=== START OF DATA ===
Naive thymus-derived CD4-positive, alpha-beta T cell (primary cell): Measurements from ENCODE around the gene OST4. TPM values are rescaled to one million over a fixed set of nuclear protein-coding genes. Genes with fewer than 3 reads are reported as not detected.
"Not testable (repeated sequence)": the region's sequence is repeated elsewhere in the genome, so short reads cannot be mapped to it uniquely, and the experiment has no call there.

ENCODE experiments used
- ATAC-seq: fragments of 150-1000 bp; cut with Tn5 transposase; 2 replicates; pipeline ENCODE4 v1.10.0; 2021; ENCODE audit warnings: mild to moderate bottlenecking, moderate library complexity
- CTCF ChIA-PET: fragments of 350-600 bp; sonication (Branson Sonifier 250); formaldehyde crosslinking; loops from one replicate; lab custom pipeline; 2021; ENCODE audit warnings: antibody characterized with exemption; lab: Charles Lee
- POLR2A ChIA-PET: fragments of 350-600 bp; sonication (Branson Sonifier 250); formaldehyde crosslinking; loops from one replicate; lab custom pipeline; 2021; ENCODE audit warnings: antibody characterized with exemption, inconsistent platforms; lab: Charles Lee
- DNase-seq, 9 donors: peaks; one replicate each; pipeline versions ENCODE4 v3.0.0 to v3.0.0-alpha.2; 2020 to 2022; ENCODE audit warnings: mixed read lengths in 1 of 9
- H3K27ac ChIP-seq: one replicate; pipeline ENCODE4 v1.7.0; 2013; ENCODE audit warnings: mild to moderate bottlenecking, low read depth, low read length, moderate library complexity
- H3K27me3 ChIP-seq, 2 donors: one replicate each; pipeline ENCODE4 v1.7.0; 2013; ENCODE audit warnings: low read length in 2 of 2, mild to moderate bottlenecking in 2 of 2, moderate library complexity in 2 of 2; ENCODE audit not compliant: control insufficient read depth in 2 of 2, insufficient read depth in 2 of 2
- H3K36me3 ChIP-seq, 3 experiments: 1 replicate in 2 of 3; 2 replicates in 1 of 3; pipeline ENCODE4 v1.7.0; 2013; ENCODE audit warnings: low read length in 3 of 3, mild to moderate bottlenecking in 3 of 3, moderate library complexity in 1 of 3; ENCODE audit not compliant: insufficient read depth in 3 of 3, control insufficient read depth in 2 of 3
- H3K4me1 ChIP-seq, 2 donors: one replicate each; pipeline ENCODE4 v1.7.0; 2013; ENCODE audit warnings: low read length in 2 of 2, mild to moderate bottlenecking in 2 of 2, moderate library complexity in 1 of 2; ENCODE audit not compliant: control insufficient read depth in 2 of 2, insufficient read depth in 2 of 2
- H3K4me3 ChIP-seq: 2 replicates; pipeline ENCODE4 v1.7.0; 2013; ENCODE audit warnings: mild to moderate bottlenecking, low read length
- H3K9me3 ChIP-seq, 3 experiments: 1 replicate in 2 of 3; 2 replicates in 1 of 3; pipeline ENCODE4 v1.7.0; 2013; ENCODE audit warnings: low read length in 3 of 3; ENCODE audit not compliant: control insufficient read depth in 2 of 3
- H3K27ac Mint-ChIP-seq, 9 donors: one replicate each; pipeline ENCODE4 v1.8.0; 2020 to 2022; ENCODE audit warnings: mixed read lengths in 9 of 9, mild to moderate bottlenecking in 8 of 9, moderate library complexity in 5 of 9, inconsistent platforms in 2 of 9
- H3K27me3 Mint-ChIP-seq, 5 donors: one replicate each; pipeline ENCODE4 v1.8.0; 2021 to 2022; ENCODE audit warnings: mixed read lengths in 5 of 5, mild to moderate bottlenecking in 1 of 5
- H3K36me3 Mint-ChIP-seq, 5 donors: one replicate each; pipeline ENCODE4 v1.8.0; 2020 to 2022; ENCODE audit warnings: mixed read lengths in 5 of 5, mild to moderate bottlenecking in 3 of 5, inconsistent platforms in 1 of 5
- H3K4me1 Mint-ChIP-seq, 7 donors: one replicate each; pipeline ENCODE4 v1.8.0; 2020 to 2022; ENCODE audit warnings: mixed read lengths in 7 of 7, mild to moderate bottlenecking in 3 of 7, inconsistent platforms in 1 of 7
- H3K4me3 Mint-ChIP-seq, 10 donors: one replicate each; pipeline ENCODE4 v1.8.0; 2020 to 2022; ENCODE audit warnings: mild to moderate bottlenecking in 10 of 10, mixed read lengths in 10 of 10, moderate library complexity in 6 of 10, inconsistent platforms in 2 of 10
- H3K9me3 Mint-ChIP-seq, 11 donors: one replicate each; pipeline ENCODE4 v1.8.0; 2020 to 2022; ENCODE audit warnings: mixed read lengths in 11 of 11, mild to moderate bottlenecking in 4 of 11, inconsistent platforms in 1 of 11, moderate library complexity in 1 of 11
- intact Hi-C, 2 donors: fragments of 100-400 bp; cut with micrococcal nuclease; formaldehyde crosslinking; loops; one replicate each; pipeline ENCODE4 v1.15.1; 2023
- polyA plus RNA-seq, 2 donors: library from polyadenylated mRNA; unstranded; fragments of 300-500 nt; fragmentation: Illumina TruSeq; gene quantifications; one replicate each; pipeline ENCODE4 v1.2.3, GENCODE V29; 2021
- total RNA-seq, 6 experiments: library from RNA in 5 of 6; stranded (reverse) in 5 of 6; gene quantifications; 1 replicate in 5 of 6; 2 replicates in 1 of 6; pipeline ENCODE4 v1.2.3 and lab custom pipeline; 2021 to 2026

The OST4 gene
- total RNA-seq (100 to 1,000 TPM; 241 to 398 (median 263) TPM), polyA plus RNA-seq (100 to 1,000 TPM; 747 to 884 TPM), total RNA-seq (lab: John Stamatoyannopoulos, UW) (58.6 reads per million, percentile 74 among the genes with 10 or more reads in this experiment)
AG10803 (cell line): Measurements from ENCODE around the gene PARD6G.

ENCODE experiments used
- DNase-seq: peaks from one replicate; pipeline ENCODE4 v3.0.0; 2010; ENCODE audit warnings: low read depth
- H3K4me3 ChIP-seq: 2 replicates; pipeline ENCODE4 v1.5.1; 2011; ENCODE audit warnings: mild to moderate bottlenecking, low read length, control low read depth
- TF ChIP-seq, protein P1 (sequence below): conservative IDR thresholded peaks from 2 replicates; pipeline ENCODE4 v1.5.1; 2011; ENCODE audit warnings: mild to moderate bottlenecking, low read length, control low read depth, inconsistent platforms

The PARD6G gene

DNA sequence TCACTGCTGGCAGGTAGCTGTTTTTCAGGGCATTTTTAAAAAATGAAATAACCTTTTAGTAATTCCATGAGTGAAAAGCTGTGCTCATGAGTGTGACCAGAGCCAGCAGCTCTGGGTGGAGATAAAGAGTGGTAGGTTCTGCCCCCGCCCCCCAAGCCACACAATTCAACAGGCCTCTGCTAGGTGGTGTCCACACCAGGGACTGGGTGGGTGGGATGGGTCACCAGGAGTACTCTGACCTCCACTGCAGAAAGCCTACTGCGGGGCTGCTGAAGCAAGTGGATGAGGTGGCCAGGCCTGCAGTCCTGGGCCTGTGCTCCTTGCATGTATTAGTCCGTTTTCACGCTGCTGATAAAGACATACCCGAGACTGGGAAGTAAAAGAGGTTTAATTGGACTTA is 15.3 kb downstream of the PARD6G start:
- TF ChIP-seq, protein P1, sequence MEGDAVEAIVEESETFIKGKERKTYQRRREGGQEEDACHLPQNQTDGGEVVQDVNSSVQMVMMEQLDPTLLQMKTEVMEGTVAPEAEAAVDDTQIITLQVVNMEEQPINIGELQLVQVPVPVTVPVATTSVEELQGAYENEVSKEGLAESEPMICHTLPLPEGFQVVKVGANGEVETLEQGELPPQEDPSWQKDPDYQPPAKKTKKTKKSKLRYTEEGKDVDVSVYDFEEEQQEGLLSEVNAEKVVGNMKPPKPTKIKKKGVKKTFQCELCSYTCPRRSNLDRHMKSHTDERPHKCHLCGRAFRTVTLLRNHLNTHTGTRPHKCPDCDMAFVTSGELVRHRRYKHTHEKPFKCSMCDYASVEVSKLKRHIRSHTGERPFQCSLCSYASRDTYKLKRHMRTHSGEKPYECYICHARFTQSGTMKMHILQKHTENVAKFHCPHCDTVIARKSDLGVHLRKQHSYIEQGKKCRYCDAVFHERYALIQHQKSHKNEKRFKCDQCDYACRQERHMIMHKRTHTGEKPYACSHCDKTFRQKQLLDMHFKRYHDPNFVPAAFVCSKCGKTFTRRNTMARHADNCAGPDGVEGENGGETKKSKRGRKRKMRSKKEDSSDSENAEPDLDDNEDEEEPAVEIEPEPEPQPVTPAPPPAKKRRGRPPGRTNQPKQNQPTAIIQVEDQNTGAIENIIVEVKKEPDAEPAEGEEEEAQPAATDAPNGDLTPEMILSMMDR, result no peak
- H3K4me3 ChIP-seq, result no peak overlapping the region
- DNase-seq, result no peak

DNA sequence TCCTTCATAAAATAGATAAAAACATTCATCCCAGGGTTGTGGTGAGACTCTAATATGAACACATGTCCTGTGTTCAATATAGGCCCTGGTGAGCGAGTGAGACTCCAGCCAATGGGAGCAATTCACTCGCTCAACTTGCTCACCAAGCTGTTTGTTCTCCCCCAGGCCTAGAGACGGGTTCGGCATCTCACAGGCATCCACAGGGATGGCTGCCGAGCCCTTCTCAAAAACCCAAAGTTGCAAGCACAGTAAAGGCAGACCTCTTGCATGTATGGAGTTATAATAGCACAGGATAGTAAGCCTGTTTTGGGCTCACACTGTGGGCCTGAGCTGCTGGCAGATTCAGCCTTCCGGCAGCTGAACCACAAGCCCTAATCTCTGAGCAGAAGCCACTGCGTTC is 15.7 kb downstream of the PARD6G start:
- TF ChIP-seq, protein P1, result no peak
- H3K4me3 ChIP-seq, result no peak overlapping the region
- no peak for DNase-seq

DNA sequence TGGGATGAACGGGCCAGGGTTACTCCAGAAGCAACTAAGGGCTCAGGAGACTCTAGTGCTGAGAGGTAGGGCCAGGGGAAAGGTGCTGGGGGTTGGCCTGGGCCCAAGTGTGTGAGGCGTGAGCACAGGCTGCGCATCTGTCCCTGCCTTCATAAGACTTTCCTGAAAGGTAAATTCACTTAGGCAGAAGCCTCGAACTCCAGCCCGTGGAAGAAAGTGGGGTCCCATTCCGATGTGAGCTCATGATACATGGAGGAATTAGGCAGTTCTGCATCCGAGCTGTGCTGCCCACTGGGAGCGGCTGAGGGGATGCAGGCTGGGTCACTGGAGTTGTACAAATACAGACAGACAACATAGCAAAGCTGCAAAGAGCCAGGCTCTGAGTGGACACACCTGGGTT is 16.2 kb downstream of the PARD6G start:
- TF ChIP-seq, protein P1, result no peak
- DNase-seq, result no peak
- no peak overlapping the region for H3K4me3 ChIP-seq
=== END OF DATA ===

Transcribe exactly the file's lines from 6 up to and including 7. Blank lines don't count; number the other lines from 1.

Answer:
- POLR2A ChIA-PET: fragments of 350-600 bp; sonication (Branson Sonifier 250); formaldehyde crosslinking; loops from one replicate; lab custom pipeline; 2021; ENCODE audit warnings: antibody characterized with exemption, inconsistent platforms; lab: Charles Lee
- DNase-seq, 9 donors: peaks; one replicate each; pipeline versions ENCODE4 v3.0.0 to v3.0.0-alpha.2; 2020 to 2022; ENCODE audit warnings: mixed read lengths in 1 of 9